Generally speaking, from my experience, the first nations population, or aboriginal population, does not do well in our prison system, provincial or federal. Supporting the process of transfer of programs and responsibility to the bands and nations that are able to manage them, and to support that process, would probably have a great deal more success. You can't get much worse than what we're doing. In terms of managing that population, we really can't.
I just want to make one comment about what you said in terms of how to stop people from coming into prison. The female population in Canada, the United States, Australia, and Great Britain has drastically increased, really incredibly, over the last five years. If you look at all those countries you'll see that there has been a reduction in social programs. It affects every population, but women are affected first.
Basically, the leaning more towards a kind of war on drugs, against crime, and the reduction in social programs has basically pulled a lot of that population into our system.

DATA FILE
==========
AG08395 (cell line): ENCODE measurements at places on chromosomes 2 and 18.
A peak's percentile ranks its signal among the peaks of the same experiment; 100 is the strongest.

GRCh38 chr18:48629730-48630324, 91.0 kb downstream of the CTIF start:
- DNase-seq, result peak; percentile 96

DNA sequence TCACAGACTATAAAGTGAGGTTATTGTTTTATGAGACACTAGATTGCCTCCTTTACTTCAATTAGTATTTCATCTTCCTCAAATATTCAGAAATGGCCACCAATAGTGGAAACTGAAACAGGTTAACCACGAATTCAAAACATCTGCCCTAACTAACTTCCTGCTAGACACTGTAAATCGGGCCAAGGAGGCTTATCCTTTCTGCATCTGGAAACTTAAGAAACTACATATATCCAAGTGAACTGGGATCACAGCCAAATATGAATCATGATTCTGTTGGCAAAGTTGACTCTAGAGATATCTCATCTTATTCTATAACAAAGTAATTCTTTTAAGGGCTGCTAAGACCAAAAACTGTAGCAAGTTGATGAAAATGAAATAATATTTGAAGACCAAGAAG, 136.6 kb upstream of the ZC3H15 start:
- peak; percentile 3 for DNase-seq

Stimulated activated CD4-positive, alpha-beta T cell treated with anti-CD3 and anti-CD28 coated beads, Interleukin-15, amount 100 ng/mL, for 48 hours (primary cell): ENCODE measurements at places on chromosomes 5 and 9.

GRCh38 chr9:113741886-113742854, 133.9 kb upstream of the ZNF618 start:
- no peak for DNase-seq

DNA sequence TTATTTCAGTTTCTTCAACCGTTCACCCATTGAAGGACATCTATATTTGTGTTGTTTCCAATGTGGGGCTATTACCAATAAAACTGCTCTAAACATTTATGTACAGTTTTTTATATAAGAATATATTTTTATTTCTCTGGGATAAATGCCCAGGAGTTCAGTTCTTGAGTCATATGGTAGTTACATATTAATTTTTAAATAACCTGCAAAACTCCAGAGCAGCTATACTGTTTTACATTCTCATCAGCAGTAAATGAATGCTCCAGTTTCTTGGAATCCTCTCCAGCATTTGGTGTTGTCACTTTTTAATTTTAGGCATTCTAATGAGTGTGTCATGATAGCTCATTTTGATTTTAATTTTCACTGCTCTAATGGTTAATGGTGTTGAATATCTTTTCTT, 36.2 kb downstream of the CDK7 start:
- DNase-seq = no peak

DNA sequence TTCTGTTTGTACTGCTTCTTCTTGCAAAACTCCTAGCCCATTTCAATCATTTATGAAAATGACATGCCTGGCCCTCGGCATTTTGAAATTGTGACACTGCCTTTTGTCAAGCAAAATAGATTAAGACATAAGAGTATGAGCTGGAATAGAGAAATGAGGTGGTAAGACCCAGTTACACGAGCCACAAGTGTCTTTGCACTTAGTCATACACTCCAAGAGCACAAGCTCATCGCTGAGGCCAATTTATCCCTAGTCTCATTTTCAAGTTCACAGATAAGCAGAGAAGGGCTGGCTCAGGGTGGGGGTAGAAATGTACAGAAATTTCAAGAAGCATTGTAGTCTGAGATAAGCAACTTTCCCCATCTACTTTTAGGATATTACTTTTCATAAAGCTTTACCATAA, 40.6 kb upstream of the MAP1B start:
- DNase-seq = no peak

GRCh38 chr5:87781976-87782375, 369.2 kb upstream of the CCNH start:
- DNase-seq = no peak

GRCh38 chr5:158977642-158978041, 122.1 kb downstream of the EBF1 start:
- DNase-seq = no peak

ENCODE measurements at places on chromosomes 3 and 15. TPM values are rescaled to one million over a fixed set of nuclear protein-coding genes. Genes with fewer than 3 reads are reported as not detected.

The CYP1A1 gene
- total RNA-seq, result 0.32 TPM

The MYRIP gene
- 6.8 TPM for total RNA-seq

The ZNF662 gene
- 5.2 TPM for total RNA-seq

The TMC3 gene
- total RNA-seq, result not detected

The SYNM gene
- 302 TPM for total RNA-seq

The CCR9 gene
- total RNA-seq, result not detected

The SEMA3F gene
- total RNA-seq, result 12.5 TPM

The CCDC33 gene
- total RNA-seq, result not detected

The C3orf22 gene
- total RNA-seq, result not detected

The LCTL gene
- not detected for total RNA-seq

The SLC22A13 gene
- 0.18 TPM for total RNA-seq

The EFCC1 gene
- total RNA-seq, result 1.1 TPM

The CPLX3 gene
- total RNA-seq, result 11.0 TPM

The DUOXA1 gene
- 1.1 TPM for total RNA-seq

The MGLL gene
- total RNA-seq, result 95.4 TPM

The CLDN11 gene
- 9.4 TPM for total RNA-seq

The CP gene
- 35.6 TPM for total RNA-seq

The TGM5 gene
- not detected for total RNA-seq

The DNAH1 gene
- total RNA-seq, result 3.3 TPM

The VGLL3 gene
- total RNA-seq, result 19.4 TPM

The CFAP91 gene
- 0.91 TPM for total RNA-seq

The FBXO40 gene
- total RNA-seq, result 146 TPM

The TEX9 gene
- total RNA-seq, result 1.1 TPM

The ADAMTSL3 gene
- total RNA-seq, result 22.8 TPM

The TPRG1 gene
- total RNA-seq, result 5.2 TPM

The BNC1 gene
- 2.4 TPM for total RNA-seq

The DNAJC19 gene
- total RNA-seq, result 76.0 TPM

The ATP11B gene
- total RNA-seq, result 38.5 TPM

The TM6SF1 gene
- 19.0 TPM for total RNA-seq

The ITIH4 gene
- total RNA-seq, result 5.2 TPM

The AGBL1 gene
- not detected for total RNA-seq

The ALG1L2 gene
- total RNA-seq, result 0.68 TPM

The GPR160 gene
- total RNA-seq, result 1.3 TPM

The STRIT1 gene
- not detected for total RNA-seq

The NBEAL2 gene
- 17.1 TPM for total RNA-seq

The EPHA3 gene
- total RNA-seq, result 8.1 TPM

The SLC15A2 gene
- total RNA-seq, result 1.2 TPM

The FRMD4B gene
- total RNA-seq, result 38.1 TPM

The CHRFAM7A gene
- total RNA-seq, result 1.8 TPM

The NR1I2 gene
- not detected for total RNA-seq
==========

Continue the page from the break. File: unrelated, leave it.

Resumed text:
I'm very glad that Mr. McColeman raised the important public debate that's taking place right now about longer sentencing in general. He referred to it in terms of providing enough time to help reintegrate those who are incarcerated. I'm glad that he's put it within that context, because, unfortunately, most of the debate is around sloganeering--“You do the crime, you do the time”--so it's about punishment. It's also often about that issue of security: we're scared of these people, so let's segregate them for as long as possible.
Ms. Christie, you would have been a poster child for those arguments five years ago. You were in and out 30 times.
Something changed. We heard what changed: the programming. A different approach made that change in your life, and you said you could fill this room with other examples of women whose lives have been changed.
In that previous time, when you were in and out and in and out, if you'd been incarcerated in those previous circumstances for a longer period of time, would that have broken that cycle for you? Please give us a quick yes or no.